Beyond the Lectionary Text: Joshua 4:1-24

by Sam Perry


The people of God are called to remember. To remember how good God is, how he maintains his purposes and how he keeps his promises. The people of God have already been told to tie the word on their wrists and put it on their doorposts, that they might remember the Lord their God at every moment. Here in Joshua 4:7 we have stones, which are to be to the people of Israel a memorial forever.

Humanity by nature however is very good at forgetting. We as a people are very good at forgetting. We come up with a number of mnemonic devices to assist in remembering all sorts of things from names to phone numbers, to dates, and vocabulary. And what is true of us as individuals is also true as a nation. Forgetfulness is the cause of all kinds of trouble. It is true in interpersonal relationships, marriage relationships, community relationships and in our relationship with God.

Israel long has recognized the need to remember. So God has at various points in redemptive history had his people place markers as memorials in order to remind the people of His mighty deeds. This is the case in Joshua chapter 4. God wants to ensure that His people will never forget what He has done. So he says at the end of vs. 7, “These stones are to be a memorial to the people of Israel forever.”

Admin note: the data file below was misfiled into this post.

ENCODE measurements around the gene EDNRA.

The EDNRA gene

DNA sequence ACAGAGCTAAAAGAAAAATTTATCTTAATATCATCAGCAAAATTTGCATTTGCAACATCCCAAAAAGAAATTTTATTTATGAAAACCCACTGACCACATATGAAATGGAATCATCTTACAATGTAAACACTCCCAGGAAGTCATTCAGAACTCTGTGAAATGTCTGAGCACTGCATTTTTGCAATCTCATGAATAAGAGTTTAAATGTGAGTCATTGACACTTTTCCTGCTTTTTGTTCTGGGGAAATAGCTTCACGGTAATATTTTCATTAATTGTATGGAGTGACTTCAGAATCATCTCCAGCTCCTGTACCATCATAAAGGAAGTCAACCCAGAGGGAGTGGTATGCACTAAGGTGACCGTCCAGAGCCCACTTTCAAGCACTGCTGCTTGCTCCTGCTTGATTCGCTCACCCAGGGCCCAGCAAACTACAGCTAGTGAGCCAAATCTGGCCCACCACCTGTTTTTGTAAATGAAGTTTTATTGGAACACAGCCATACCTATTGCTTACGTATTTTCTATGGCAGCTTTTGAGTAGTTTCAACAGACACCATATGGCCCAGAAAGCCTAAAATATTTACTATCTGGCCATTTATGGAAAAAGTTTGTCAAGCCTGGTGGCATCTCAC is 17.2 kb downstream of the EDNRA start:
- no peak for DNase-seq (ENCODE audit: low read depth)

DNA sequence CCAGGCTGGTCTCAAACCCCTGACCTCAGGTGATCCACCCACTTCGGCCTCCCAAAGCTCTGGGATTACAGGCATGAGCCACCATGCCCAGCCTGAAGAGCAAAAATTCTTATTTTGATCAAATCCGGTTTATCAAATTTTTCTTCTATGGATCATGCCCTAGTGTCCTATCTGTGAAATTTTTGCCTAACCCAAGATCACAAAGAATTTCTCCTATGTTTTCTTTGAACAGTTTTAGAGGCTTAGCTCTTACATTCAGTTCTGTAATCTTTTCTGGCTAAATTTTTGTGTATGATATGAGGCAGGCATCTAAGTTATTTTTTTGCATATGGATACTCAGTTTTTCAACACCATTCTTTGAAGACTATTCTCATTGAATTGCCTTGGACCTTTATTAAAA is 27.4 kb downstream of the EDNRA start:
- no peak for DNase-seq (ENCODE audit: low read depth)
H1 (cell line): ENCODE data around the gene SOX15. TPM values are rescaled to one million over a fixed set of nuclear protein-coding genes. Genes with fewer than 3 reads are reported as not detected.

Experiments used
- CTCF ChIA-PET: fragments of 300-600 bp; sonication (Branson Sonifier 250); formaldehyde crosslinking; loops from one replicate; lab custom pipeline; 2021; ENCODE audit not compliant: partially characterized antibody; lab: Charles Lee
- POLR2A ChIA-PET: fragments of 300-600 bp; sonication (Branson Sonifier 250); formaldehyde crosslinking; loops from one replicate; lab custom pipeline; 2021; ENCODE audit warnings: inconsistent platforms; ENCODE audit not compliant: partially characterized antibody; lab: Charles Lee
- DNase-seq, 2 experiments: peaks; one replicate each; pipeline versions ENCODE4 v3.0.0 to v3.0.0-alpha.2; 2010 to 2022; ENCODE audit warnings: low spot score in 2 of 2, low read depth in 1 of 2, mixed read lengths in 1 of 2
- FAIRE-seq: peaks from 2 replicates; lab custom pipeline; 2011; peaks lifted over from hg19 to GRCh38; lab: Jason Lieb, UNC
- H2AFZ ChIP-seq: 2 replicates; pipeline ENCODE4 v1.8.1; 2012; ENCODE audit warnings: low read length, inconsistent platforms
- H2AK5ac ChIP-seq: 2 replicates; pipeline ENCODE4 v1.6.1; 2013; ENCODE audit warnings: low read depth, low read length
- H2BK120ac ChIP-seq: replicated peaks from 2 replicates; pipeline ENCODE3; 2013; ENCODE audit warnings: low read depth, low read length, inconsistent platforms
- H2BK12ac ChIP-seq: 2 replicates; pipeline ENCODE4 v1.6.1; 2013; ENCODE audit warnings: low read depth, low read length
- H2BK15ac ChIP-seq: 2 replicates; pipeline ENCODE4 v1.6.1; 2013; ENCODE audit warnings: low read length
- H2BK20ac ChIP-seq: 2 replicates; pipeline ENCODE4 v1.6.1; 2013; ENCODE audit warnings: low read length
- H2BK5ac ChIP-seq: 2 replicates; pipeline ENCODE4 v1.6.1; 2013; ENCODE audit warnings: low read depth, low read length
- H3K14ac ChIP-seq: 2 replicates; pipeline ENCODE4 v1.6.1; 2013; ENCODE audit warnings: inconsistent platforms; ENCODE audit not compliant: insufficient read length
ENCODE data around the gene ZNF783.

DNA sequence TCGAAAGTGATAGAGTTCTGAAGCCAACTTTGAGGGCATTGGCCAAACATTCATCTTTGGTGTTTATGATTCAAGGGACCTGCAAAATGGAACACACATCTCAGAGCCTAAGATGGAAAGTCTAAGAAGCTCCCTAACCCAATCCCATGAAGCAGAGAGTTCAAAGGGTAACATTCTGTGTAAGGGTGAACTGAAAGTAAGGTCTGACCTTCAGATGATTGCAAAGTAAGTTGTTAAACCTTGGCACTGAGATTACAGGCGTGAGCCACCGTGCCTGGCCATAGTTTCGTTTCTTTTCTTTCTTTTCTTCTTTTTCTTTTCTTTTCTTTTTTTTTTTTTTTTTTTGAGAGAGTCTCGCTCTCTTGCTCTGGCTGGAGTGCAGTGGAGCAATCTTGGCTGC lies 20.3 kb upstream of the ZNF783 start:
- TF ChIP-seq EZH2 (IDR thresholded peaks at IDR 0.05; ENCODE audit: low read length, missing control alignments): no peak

This is not the first time God has asked His people to remember. After His mighty work in rescuing the people from Egypt and the Passover, God says, “When your children ask you what this means, tell them this……” You can find this call to remember in Deuteronomy, in Ecclesiastes, and here in Joshua.

The word remember doesn’t simply mean to bring to mind, it means to focus on and reflect on with love and devotion. This theme is picked up in the New Testament as Paul says to Timothy, “Remember Jesus Christ.” II Peter says, “It is right to refresh your memory……” And of course our Lord Jesus Christ Himself as he broke bread and gave it to His disciples said, “Do this in remembrance of me….”

Joshua basically catechizes his people at the end of chapter four by providing the question they will be asked, the answer they are to give, as well as the purpose they are to give it.

The question they will be asked is: “What do these stones mean?” Children ask lots of questions. I have five boys and at times the questions they ask fill me with delight, and at times wear me out. But few things give me more joy than when my children ask about what God has done. And I can only imagine that if my children saw the stones they would ask, “What do these stones mean?” And one day my boys, by God’s grace, will become fathers. And if I have done my job answering the question, then one day they too will be able to glorify God by giving an answer.